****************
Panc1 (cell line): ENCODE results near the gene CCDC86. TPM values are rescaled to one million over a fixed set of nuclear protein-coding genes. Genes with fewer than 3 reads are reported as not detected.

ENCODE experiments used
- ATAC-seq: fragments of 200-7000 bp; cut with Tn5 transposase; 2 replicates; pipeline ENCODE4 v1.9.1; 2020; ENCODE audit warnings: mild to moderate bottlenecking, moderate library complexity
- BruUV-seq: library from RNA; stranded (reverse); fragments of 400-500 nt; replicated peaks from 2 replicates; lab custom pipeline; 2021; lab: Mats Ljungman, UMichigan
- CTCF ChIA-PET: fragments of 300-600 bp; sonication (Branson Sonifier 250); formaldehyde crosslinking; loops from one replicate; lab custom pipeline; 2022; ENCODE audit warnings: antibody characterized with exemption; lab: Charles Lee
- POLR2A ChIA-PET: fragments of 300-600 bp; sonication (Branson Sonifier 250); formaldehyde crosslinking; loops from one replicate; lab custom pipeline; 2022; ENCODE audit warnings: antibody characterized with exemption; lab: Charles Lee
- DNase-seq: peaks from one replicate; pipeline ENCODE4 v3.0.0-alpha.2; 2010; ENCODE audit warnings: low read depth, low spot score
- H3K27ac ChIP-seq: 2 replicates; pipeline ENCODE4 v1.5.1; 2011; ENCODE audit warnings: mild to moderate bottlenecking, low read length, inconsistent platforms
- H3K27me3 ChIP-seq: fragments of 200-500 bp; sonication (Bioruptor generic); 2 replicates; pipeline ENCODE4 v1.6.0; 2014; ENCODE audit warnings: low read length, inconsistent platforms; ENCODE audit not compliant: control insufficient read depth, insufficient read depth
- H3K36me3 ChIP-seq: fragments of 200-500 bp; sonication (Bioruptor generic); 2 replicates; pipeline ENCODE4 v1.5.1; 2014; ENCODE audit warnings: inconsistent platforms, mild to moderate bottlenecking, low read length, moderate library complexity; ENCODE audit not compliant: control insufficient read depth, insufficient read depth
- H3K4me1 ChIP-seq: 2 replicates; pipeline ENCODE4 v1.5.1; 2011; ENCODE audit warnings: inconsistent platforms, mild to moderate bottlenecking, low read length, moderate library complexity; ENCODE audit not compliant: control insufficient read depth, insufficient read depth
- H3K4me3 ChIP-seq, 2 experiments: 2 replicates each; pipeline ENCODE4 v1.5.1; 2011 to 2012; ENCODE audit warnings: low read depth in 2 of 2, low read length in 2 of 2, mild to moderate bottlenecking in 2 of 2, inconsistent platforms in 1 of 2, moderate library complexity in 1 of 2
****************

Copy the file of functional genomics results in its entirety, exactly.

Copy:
Panc1 (cell line): ENCODE results near the gene CCDC86. TPM values are rescaled to one million over a fixed set of nuclear protein-coding genes. Genes with fewer than 3 reads are reported as not detected.

ENCODE experiments used
- ATAC-seq: fragments of 200-7000 bp; cut with Tn5 transposase; 2 replicates; pipeline ENCODE4 v1.9.1; 2020; ENCODE audit warnings: mild to moderate bottlenecking, moderate library complexity
- BruUV-seq: library from RNA; stranded (reverse); fragments of 400-500 nt; replicated peaks from 2 replicates; lab custom pipeline; 2021; lab: Mats Ljungman, UMichigan
- CTCF ChIA-PET: fragments of 300-600 bp; sonication (Branson Sonifier 250); formaldehyde crosslinking; loops from one replicate; lab custom pipeline; 2022; ENCODE audit warnings: antibody characterized with exemption; lab: Charles Lee
- POLR2A ChIA-PET: fragments of 300-600 bp; sonication (Branson Sonifier 250); formaldehyde crosslinking; loops from one replicate; lab custom pipeline; 2022; ENCODE audit warnings: antibody characterized with exemption; lab: Charles Lee
- DNase-seq: peaks from one replicate; pipeline ENCODE4 v3.0.0-alpha.2; 2010; ENCODE audit warnings: low read depth, low spot score
- H3K27ac ChIP-seq: 2 replicates; pipeline ENCODE4 v1.5.1; 2011; ENCODE audit warnings: mild to moderate bottlenecking, low read length, inconsistent platforms
- H3K27me3 ChIP-seq: fragments of 200-500 bp; sonication (Bioruptor generic); 2 replicates; pipeline ENCODE4 v1.6.0; 2014; ENCODE audit warnings: low read length, inconsistent platforms; ENCODE audit not compliant: control insufficient read depth, insufficient read depth
- H3K36me3 ChIP-seq: fragments of 200-500 bp; sonication (Bioruptor generic); 2 replicates; pipeline ENCODE4 v1.5.1; 2014; ENCODE audit warnings: inconsistent platforms, mild to moderate bottlenecking, low read length, moderate library complexity; ENCODE audit not compliant: control insufficient read depth, insufficient read depth
- H3K4me1 ChIP-seq: 2 replicates; pipeline ENCODE4 v1.5.1; 2011; ENCODE audit warnings: inconsistent platforms, mild to moderate bottlenecking, low read length, moderate library complexity; ENCODE audit not compliant: control insufficient read depth, insufficient read depth
- H3K4me3 ChIP-seq, 2 experiments: 2 replicates each; pipeline ENCODE4 v1.5.1; 2011 to 2012; ENCODE audit warnings: low read depth in 2 of 2, low read length in 2 of 2, mild to moderate bottlenecking in 2 of 2, inconsistent platforms in 1 of 2, moderate library complexity in 1 of 2